Vasectomies are intended to be permanent birth control
DEAR DOCTOR K:
My wife and I don't want any more children, so I've scheduled a vasectomy. What will happen during the procedure?
A vasectomy is a minor surgical procedure that will make you unable to father any more children.
The sperm that is ejaculated during sex travels through two tubes, one on either side of the scrotum, the sac that contains the testicles. Each tube is called the vas deferens. The tubes run from the testicles (where sperm is formed) to a storage area where the sperm are mixed with semen. That storage area then empties into the penis. A vasectomy cuts or blocks the vas deferens. As a result, no sperm reach the storage area, and none are ejaculated.
Vasectomies are usually done as an outpatient procedure. The procedure requires no preparation on your part. Your doctor will give you a local anesthetic to numb your scrotum.
In a traditional vasectomy, the surgeon uses a scalpel to make one or two small cuts in the skin of your scrotum. Once the vas deferens are seen, they will be cut. The cut ends of the vas deferens tubes may tied, burned shut with a hot tool or blocked with surgical clips. (Just in case this sounds painful, remember that your scrotum is numbed -- you won't feel anything.) The doctor then will close the small surgical cuts with two or three stitches.
A less-invasive approach requires only tiny incisions. The surgeon makes one or two punctures to access the vas deferens. Then the surgeon cuts or blocks each one. The puncture site is covered with a tiny dressing. No stitches are needed.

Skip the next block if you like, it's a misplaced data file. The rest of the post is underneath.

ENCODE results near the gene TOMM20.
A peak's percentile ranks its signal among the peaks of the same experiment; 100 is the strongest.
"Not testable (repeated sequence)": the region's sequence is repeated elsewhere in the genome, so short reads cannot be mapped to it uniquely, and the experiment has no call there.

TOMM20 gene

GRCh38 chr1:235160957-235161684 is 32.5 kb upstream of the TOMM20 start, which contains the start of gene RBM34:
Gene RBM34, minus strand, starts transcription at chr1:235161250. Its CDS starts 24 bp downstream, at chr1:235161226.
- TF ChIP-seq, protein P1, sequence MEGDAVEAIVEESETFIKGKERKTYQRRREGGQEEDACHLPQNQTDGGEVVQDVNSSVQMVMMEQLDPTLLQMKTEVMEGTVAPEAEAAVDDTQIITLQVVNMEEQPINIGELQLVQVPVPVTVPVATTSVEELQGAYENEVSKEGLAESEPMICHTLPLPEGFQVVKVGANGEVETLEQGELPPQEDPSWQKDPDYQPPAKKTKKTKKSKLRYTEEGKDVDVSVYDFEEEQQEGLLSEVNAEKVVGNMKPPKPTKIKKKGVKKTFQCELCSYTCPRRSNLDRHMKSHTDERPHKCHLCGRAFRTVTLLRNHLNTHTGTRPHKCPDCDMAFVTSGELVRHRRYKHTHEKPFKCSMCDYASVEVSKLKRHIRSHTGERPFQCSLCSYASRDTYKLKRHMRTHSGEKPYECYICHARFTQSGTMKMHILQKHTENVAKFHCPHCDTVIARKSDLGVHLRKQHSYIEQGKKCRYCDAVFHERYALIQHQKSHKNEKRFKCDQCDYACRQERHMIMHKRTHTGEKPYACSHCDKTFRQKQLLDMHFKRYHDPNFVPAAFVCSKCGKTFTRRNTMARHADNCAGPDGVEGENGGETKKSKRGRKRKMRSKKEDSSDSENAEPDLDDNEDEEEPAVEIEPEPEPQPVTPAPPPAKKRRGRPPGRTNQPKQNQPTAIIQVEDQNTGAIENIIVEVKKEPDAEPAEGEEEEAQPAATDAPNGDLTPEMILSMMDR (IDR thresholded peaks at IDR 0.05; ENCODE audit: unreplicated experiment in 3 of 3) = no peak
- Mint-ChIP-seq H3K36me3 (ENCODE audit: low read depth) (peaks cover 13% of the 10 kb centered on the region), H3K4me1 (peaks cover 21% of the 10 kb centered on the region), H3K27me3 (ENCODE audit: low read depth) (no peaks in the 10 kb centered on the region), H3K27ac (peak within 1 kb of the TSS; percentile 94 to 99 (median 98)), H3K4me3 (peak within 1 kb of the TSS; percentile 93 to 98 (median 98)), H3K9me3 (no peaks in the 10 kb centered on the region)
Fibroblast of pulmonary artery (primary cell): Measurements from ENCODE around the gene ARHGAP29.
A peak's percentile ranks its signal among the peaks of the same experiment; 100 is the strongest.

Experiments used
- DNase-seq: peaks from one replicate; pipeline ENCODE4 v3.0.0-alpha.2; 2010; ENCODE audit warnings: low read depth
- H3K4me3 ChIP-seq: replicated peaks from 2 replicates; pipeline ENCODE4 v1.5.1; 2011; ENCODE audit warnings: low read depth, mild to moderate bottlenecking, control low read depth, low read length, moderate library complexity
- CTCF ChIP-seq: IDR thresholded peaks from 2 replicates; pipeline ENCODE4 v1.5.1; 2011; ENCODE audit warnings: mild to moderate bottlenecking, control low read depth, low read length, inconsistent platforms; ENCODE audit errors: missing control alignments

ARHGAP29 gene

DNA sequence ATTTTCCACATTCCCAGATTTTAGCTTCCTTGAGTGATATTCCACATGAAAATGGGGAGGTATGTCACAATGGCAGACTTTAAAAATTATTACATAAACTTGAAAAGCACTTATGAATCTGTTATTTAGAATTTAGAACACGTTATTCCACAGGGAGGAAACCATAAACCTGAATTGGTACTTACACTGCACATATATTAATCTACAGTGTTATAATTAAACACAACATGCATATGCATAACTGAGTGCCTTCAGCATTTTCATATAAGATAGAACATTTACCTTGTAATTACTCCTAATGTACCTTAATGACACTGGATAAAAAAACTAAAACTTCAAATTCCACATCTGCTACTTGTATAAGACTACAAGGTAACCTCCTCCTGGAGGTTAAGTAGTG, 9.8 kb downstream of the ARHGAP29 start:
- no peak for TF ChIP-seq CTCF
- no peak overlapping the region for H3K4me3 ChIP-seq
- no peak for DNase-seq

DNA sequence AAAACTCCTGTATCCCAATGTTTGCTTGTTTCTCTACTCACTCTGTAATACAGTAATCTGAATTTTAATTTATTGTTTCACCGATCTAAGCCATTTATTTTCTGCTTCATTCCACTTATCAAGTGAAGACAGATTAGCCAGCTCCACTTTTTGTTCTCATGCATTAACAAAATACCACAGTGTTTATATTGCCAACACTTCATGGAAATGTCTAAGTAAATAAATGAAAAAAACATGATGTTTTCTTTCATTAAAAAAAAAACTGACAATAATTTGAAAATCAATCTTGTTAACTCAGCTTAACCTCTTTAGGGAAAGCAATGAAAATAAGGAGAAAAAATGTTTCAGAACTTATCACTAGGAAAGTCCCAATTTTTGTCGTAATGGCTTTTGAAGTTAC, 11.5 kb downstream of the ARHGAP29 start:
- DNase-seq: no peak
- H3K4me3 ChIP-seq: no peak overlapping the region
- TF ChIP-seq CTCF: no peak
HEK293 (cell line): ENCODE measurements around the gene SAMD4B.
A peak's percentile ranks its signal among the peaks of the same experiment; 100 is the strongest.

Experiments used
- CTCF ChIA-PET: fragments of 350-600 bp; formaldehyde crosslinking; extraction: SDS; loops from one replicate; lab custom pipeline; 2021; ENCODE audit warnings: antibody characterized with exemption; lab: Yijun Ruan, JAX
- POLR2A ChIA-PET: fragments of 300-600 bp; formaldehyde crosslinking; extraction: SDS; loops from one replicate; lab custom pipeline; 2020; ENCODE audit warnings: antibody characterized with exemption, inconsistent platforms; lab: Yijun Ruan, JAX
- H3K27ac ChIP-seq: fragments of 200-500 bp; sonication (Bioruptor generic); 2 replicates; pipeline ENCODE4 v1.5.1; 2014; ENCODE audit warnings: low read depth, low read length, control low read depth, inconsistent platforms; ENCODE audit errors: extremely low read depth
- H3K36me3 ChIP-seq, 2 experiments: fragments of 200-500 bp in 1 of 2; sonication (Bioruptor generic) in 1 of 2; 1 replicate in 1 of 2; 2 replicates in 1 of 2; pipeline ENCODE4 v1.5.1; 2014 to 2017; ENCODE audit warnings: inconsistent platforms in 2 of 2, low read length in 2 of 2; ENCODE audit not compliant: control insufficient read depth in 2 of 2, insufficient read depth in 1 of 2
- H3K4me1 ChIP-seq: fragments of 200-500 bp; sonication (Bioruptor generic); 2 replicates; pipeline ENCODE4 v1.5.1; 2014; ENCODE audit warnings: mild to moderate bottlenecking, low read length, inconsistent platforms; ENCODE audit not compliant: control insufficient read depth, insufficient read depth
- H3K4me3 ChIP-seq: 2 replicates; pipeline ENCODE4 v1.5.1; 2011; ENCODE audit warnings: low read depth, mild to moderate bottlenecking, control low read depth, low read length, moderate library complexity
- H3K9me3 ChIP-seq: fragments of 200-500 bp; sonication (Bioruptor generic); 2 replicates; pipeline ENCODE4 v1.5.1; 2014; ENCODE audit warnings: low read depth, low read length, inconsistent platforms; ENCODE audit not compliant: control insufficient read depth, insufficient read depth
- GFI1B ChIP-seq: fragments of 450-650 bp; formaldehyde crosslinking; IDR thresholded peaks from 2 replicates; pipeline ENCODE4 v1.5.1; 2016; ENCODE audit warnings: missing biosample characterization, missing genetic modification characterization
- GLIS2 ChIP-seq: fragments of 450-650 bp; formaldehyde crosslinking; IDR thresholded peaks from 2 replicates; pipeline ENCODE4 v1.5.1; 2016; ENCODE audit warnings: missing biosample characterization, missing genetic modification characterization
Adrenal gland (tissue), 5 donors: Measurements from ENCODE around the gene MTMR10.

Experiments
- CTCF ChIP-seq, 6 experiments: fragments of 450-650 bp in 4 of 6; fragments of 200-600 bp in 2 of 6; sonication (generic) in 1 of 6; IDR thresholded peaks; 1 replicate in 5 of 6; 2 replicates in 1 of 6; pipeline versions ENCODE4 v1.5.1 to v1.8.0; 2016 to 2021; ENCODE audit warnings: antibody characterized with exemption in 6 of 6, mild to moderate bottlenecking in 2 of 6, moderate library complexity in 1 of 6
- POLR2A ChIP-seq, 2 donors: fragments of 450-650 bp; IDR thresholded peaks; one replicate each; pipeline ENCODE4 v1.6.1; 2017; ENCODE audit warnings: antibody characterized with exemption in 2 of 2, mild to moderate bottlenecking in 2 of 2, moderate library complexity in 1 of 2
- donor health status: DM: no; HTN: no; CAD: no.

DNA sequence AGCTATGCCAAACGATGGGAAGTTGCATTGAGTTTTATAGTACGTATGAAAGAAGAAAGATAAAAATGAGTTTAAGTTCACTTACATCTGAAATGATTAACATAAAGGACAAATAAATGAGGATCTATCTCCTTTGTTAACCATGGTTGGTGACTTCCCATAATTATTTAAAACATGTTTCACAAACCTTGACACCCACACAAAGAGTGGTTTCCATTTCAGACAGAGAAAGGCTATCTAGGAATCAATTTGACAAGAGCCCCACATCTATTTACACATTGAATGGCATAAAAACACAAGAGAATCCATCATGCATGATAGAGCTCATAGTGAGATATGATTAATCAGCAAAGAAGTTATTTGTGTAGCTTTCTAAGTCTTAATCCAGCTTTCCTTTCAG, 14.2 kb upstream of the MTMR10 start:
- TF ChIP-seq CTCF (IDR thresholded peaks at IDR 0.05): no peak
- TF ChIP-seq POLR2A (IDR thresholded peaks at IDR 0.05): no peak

The entire procedure takes only 15 to 30 minutes. The reported success rates are 98 percent -- very good, but not perfect. Not surprisingly, the surgeons who do the most procedures seem to have the best batting average. Look for a surgeon who does 50 or more vasectomy procedures per year.
After your vasectomy, you may experience some bruising and mild discomfort. This can be relieved with an athletic support, an ice pack and nonprescription pain medication.
There should not be any change in your sexual desire or performance after the procedure. Indeed, some of my patients who have had a vasectomy tell me they feel that sex has improved because they no longer have the apprehension that sex may lead to an unplanned pregnancy. Typically, testing is done after vasectomy to confirm that the procedure has prevented sperm from entering the ejaculate.
Over the years, concerns have been expressed that having a vasectomy might increase the risk for various diseases. These concerns have proved to be false alarms.
Keep in mind that a vasectomy is intended to be permanent birth control. Special surgery can reverse a vasectomy, but success cannot be guaranteed.
If you have even the slightest doubt about ending your chances for future fatherhood, then consider another form of birth control. And don't forget that while you won't need to wear a condom for birth control after vasectomy, a condom still is important in protecting against sexually transmitted diseases.
(Dr. Komaroff is a physician and professor at Harvard Medical School. Go to his website to send questions and get additional information: www.AskDoctorK.com.)
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